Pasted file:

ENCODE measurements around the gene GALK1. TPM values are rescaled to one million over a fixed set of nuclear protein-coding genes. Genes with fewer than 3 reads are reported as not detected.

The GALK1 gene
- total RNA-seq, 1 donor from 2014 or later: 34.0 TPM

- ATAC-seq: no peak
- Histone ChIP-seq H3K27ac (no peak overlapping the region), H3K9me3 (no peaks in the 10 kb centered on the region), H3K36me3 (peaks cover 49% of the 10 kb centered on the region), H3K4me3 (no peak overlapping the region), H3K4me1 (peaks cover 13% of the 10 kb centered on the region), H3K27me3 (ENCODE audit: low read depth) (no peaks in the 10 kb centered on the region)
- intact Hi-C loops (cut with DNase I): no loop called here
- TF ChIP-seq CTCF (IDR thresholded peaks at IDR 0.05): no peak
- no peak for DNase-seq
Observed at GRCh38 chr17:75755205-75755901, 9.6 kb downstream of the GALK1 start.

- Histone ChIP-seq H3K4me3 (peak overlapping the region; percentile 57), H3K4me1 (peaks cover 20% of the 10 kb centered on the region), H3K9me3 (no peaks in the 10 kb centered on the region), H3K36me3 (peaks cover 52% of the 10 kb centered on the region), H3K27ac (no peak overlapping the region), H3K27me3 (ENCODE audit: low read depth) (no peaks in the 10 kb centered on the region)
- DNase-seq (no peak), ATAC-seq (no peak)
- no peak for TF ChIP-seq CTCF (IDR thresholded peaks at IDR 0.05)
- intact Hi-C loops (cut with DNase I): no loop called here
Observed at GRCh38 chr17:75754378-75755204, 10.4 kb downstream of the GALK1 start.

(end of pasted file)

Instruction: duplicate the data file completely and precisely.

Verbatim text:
ENCODE measurements around the gene GALK1. TPM values are rescaled to one million over a fixed set of nuclear protein-coding genes. Genes with fewer than 3 reads are reported as not detected.

The GALK1 gene
- total RNA-seq, 1 donor from 2014 or later: 34.0 TPM

- ATAC-seq: no peak
- Histone ChIP-seq H3K27ac (no peak overlapping the region), H3K9me3 (no peaks in the 10 kb centered on the region), H3K36me3 (peaks cover 49% of the 10 kb centered on the region), H3K4me3 (no peak overlapping the region), H3K4me1 (peaks cover 13% of the 10 kb centered on the region), H3K27me3 (ENCODE audit: low read depth) (no peaks in the 10 kb centered on the region)
- intact Hi-C loops (cut with DNase I): no loop called here
- TF ChIP-seq CTCF (IDR thresholded peaks at IDR 0.05): no peak
- no peak for DNase-seq
Observed at GRCh38 chr17:75755205-75755901, 9.6 kb downstream of the GALK1 start.

- Histone ChIP-seq H3K4me3 (peak overlapping the region; percentile 57), H3K4me1 (peaks cover 20% of the 10 kb centered on the region), H3K9me3 (no peaks in the 10 kb centered on the region), H3K36me3 (peaks cover 52% of the 10 kb centered on the region), H3K27ac (no peak overlapping the region), H3K27me3 (ENCODE audit: low read depth) (no peaks in the 10 kb centered on the region)
- DNase-seq (no peak), ATAC-seq (no peak)
- no peak for TF ChIP-seq CTCF (IDR thresholded peaks at IDR 0.05)
- intact Hi-C loops (cut with DNase I): no loop called here
Observed at GRCh38 chr17:75754378-75755204, 10.4 kb downstream of the GALK1 start.